At the time of creation G-d created everything in the lower world or realm through the ten sefirot (emanations, aspects or qualities of G-d) that form the second stratum of the Kabbalistic structure of the G-dhead. The ten Sefirot are the primary bearers of G-d’s active and creative force, the ten stages of His revelation to Humankind and the ten aspects of His nature through which He manifests Himself. Not only is the lower world modeled after the upper world, but both worlds interrelate and impinge on each other. Thus the Zohar states that every human action on earth has a reaction in heaven: “Thus if a man does kindness on earth, he awakens [G-d’s] loving kindness above”. The concept of ‘unity in duality’ in the G-dhead is thus at the core of the Kabbalistic understanding of the cosmos. The Zohar views Ein-Sof as the totality of the union of everything in the world and its opposite, and therefore of all basic oppositions, such as male and female, good and evil, and the like.
The dualism in Ein Sof gave rise to the Kabbalistic assertion that there is an aspect of duality inherent in all aspects of the cosmos, including within the unity of the G-dhead and, consequently, became the source or rationale for the existence of a feminine aspect within the G-dhead itself, namely the Shekhinah. The term the Shekhinah was first used in ancient texts as simply denoting a ‘presence’ of G-d in this lower world that dwells over Israel, and slowly developed in Kabbalistic thinking over time until eventually, in the yhirteenth century, it took on a new significance in the Zohar.
The Shekhinah plays a very important role in the detailed Kabbalistic cosmic system explained in the Zohar. She appears with an endless variety of names in an enormous number of passages that all deal with Her symbolism and reiterate her role as G-d’s female partner. She is the exemplification of all women. She is G-d’s feminine form, the divine female equivalent of His masculine form in the upper realm, the Matronita, Queen and Bride of G-d. Zohar, 1: 228b in fact states that that “[a]ll women in the world are contained in Her mystery”, and uses the phrase ‘the world of the female’ to denote Her feminine aspects.
The Shekhinah finally emerged in the Zohar, from Her original role as a manifestation of the presence of G-d dwelling over Israel, in a new and transformed role as the feminine aspect of the G-dhead in a sacred union with G-d in which the unity of the divine life is realised. She is portrayed there in two roles, firstly as G-d’s Bride and Queen in the upper realm and, secondly, as Knesseth Israel – the active representative and presence of G-d in His ongoing daily relationship with the Community of Israel in the lower realm and, as such, as the ‘mother’ of every individual in Israel, a heavenly addition to the people of Israel in the material world.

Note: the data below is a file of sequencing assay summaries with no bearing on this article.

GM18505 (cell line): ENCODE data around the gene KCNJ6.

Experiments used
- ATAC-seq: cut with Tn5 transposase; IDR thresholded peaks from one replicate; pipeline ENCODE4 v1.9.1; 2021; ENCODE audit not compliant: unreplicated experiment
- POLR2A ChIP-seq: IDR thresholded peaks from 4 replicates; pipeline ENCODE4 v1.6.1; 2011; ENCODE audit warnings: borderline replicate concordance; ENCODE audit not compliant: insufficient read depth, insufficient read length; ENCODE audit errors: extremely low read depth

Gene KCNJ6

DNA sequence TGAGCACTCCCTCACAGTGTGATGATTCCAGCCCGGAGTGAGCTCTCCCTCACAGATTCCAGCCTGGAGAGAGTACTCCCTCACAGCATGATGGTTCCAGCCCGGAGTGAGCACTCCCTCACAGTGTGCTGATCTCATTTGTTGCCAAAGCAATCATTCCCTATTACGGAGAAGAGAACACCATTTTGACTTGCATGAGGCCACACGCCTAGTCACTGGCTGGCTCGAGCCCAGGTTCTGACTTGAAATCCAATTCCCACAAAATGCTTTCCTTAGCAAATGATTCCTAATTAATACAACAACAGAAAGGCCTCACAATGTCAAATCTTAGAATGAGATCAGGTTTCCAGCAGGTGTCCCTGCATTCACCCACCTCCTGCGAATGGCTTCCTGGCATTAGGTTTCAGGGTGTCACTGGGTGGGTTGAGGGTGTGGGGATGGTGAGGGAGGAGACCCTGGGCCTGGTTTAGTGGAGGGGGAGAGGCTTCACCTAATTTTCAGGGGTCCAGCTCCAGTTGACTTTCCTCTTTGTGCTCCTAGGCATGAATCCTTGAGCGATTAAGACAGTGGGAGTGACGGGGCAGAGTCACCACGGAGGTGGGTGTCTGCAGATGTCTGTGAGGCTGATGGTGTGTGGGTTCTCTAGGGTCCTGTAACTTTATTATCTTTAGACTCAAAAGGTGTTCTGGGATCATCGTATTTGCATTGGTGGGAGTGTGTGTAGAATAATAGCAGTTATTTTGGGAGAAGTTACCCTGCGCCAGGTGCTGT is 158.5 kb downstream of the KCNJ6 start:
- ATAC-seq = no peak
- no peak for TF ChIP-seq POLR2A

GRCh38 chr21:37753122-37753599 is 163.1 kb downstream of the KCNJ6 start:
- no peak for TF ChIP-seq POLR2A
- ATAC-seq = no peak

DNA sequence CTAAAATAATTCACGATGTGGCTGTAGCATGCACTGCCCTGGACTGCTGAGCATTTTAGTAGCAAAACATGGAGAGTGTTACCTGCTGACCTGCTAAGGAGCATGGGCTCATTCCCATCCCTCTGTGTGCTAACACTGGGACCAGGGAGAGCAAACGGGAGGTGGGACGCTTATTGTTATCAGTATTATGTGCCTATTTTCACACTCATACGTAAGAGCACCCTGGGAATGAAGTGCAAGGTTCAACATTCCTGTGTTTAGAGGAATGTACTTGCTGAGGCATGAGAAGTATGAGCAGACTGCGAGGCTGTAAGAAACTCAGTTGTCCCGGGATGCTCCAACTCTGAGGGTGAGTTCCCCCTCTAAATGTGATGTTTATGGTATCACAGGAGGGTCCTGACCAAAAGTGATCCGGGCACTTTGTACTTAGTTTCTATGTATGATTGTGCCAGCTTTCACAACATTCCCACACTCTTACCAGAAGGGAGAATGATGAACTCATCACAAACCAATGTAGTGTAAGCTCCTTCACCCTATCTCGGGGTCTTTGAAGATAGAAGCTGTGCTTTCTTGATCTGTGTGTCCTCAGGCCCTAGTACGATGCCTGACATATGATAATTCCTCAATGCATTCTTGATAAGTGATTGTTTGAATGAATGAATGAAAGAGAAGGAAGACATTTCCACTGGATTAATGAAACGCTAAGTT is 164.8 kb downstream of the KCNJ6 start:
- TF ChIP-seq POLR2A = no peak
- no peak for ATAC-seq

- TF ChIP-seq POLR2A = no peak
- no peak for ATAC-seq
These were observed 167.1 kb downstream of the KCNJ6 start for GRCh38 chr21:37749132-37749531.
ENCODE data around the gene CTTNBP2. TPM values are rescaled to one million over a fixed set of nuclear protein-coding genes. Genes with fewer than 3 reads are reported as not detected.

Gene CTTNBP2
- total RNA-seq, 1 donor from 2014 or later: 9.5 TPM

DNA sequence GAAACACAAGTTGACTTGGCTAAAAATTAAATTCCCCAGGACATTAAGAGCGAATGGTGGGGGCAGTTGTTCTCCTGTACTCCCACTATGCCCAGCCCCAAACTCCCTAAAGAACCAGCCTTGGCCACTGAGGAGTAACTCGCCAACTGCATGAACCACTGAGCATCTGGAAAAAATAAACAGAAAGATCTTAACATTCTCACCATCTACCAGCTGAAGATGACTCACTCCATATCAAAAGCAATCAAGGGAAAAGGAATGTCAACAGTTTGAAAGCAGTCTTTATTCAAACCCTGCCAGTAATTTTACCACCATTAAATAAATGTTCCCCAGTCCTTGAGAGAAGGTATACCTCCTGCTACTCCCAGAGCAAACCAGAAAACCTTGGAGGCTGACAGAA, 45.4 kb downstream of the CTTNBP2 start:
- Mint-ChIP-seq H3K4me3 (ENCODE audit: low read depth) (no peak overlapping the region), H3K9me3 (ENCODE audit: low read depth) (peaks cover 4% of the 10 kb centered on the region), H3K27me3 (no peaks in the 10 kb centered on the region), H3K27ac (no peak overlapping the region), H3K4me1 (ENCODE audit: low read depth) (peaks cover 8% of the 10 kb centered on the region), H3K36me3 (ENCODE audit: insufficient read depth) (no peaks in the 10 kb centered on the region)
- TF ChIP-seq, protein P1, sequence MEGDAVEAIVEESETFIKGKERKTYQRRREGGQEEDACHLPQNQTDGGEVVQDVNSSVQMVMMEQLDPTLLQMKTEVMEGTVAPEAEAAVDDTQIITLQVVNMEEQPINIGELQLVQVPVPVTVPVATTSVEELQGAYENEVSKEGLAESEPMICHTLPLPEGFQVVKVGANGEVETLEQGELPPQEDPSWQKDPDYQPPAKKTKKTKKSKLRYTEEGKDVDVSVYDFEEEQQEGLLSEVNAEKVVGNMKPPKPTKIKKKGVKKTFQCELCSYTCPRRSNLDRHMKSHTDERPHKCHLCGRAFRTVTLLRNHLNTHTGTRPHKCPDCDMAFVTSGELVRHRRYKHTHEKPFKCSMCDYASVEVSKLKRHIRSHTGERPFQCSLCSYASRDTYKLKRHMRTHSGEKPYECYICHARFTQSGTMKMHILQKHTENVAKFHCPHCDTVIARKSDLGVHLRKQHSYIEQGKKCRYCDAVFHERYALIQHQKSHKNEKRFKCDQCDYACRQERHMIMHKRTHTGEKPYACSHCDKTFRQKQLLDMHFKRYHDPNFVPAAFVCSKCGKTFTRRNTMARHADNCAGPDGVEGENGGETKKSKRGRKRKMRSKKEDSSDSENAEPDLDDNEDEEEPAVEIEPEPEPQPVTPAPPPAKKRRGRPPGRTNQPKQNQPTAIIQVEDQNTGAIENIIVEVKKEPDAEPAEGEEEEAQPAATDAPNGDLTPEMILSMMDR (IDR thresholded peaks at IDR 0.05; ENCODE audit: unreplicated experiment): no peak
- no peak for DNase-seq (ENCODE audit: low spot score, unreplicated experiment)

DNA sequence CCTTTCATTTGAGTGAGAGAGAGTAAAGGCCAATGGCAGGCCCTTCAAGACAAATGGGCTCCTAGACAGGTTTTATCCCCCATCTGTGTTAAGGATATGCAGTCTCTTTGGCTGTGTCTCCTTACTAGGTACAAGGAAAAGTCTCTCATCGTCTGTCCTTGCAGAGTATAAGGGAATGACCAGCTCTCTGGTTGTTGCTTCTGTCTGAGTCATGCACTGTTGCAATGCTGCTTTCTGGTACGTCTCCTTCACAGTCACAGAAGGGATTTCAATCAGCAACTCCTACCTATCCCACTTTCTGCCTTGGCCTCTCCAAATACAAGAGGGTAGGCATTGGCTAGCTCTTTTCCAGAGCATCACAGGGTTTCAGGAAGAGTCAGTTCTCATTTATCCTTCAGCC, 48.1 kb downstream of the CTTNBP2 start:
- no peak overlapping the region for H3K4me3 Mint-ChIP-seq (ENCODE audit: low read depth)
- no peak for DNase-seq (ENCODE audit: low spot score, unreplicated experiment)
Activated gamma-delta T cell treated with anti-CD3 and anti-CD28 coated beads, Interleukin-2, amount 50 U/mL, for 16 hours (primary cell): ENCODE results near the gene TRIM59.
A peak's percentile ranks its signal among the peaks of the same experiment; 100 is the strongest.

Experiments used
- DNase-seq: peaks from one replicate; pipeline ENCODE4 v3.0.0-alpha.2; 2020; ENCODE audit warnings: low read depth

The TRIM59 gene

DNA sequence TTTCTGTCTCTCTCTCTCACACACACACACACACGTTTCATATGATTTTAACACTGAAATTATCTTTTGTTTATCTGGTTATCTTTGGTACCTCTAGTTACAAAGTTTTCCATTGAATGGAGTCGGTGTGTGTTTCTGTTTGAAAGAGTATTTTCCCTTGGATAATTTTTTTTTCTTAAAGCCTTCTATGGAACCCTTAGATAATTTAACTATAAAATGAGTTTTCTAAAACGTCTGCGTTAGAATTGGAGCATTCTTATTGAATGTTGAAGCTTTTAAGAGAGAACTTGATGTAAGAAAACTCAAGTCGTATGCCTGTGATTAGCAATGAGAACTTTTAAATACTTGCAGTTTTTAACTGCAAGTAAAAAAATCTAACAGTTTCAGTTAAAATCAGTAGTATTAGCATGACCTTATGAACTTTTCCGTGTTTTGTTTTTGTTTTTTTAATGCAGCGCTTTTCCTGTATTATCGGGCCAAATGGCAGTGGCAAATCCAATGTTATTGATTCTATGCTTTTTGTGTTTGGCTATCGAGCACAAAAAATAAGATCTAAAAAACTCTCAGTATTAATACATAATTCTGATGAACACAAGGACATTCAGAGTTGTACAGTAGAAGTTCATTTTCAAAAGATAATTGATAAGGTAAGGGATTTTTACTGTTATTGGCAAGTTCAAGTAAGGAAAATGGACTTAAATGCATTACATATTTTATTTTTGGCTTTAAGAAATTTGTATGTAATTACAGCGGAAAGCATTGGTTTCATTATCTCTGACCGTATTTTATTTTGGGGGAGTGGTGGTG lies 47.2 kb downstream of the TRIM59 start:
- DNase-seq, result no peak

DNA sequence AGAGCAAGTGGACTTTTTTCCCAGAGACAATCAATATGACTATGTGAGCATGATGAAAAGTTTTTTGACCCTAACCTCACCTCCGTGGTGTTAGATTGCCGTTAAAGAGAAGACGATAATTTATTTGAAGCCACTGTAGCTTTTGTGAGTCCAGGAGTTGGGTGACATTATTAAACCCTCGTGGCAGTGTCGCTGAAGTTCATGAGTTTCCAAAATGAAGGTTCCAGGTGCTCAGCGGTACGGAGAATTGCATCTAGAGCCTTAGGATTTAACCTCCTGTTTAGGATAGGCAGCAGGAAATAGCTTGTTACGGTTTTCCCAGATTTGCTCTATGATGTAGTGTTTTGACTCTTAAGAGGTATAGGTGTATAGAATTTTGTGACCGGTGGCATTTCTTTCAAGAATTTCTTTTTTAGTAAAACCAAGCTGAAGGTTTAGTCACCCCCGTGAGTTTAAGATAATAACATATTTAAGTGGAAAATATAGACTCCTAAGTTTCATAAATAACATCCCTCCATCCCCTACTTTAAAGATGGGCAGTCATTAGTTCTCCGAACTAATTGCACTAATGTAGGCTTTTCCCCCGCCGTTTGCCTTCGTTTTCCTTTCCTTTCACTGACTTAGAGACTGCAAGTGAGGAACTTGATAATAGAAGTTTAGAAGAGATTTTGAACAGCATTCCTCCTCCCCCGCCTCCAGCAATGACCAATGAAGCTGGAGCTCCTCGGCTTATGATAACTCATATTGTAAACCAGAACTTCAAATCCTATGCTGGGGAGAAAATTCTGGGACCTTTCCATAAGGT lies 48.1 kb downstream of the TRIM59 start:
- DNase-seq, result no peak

The gradual transformation and evolution of the concept of the Shekhinah came to fruition as part of the development of the detailed, mystical, Kabbalistic cosmological system set out in the Zohar, in which the Shekhinah plays the leading role as G-d’s Bride and as the link between the upper divine and the lower human realms. This innovation was the point at where Kabbalah markedly departed from prior Jewish theology, and was strongly resisted by traditionalists as being inconsistent with the concept of an all male G-d. It should be noted, however, that the Zohar remained true to the basic monotheistic nature of Judaism and has never sought to elevate the Shekhinah to the status of a separate G-ddess. The entire Zoharic cosmological system, including the Shekhinah’s role in Her relationship with G-d, is based upon the sacred union between the masculine and feminine elements of a single unified G-dhead that is portrayed in vivid sacred-sexual terms, that is, at a sacred level beyond the purely sexual. Kabbalah also developed a rich body of myth and ritual that expressed a new image of the weekly Sabbath day ritual observance as a crucial ritual leading to the mystical marriage ceremony between G-d and the Shekhinah. At this juncture the divine lovers re-unite and the human participants are spiritually restored and graced with an additional pneuma, the Sabbath-soul, enabling them to participate more fully in the mysteries of the divine world. As above, so below.